She’s certainly a potential swing vote.
With the fate of critical Supreme Court rulings up in the air following Justice Anthony Kennedy’s retirement announcement last week, Republican Sen. Susan Collins told ABC that any nominee who would overturn Roe v Wade would “not be acceptable.”
Collins, from Maine, has said she considers the most important factor for a Supreme Court nominee to be “respect for precedent.”
Collins said she met with President Donald Trump to discuss his list of potential nominees and her requirements for endorsement. Among Collins’ most important traits are judicial temperament, intellect, fidelity to the rule of law, and “most important of all, respect for precedent,” she said Sunday on ABC’s This Week.
She also told CNN’s State of the Union, “I would not support a nominee who demonstrated hostility to Roe v Wade.”
Collins also added on This Week that any judge who makes attempts to overturn the legislation that affirmed a woman’s right to an abortion has an “activist agenda” that she believes goes against established tenets of U.S. law.
“A discussion of precedent, however, is very important,” Collins said. “What I want to see is a nominee who, regardless of his or her personal views on the very difficult and contentious life issue, is going to respect precedent, regardless.”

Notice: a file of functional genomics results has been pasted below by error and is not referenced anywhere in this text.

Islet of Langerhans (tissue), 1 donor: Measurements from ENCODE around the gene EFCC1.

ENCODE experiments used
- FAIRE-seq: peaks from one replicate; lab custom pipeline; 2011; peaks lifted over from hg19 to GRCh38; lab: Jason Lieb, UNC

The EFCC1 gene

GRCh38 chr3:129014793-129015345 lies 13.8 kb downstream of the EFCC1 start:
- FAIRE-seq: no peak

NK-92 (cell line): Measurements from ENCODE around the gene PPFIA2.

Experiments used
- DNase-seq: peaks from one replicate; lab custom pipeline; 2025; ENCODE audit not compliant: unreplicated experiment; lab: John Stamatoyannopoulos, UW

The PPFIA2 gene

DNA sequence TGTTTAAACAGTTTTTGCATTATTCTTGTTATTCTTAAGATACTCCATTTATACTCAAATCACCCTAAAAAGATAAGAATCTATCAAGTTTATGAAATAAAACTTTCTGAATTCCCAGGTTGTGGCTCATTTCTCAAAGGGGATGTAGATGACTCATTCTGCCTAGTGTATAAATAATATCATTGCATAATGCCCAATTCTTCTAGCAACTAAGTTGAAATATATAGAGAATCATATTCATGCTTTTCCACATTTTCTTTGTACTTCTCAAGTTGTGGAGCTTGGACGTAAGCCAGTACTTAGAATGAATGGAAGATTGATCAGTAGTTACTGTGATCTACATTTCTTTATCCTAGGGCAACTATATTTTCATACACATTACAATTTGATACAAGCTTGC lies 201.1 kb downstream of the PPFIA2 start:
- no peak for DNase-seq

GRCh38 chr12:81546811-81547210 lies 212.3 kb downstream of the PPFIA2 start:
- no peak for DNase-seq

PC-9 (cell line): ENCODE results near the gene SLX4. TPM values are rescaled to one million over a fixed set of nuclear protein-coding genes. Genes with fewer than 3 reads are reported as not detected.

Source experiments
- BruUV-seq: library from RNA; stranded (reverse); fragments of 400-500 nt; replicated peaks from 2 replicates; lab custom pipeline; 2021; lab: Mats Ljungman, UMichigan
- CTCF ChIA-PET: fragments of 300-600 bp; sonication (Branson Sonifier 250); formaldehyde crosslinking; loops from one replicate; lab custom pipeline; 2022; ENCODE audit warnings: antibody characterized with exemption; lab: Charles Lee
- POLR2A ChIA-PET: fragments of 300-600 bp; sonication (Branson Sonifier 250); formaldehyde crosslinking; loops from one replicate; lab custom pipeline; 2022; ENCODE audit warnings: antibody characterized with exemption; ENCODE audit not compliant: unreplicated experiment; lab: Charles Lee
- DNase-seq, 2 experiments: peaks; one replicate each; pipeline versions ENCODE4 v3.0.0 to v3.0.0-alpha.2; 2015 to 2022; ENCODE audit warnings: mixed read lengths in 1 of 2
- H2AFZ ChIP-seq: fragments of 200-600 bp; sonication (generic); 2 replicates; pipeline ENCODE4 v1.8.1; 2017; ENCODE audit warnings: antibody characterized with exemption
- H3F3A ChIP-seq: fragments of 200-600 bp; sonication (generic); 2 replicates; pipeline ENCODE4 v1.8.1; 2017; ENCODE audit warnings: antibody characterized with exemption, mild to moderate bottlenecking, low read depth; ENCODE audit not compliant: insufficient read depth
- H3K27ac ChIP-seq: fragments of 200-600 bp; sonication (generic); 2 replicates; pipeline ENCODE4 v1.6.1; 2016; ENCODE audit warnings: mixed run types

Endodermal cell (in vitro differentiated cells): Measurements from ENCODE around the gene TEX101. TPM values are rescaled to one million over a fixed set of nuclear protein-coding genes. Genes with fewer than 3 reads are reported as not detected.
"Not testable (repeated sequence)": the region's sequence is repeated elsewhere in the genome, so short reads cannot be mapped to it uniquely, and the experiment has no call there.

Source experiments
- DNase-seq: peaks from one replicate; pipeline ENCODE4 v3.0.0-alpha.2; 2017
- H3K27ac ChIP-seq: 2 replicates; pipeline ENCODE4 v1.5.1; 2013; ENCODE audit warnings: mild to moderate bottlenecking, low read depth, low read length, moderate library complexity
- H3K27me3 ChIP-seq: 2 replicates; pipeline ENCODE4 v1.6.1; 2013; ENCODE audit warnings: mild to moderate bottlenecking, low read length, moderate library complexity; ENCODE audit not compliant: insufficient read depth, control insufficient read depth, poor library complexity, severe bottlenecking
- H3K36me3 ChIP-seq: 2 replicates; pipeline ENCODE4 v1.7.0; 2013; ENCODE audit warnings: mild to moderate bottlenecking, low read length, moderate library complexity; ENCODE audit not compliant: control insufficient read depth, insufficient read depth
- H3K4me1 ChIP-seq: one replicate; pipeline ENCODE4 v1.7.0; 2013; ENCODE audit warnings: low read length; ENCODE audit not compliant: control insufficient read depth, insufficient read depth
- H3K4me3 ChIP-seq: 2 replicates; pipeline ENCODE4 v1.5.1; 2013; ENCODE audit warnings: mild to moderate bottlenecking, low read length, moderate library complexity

Trump issued a list of 25 potential nominees for the seat left vacant by Kennedy. Collins says she has urged President Trump to expand the list.
Perhaps somewhat ironically, Collins has also stated that “it would be inappropriate” to ask a Supreme Court nominee how they would vote on future legislation.
While campaigning in 2016, then-candidate Trump indicated he would select a nominee who expressed willingness to overturn Roe v Wade. He has since walked back some of his fervor on the subject. Collins has said the president assured her that he would not ask a nominee whether they would overturn Roe v Wade.
Supreme Court nominees must be confirmed by a majority in the United States Senate. Republicans have 51 votes, meaning that two nay votes would automatically sink a candidate unless a Democrat voted to align with Republicans.
Collins and Republican Sen. Lisa Murkowski of Alaska are widely considered to be the two most pivotal swing votes in the upcoming nomination process. Both have a history of voting against the rest of their party on specific issues like healthcare and abortion.
A Justice that votes more conservatively than Kennedy has the potential to upend decades of critical legislation. Read how four 5-4 Supreme Court rulings from this past week could reshape American society.